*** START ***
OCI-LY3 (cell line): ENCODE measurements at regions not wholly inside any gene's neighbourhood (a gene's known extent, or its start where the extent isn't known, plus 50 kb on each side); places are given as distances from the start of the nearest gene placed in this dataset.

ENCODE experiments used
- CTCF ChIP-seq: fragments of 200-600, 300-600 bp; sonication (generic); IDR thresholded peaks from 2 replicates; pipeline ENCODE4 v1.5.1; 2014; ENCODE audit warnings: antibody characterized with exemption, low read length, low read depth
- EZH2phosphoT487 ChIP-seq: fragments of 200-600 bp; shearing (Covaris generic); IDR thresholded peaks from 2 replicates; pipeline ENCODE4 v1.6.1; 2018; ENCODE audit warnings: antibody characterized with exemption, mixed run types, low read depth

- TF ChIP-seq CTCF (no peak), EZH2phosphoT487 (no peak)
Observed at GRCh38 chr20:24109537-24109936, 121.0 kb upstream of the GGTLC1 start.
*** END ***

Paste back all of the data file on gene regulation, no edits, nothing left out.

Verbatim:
OCI-LY3 (cell line): ENCODE measurements at regions not wholly inside any gene's neighbourhood (a gene's known extent, or its start where the extent isn't known, plus 50 kb on each side); places are given as distances from the start of the nearest gene placed in this dataset.

ENCODE experiments used
- CTCF ChIP-seq: fragments of 200-600, 300-600 bp; sonication (generic); IDR thresholded peaks from 2 replicates; pipeline ENCODE4 v1.5.1; 2014; ENCODE audit warnings: antibody characterized with exemption, low read length, low read depth
- EZH2phosphoT487 ChIP-seq: fragments of 200-600 bp; shearing (Covaris generic); IDR thresholded peaks from 2 replicates; pipeline ENCODE4 v1.6.1; 2018; ENCODE audit warnings: antibody characterized with exemption, mixed run types, low read depth

- TF ChIP-seq CTCF (no peak), EZH2phosphoT487 (no peak)
Observed at GRCh38 chr20:24109537-24109936, 121.0 kb upstream of the GGTLC1 start.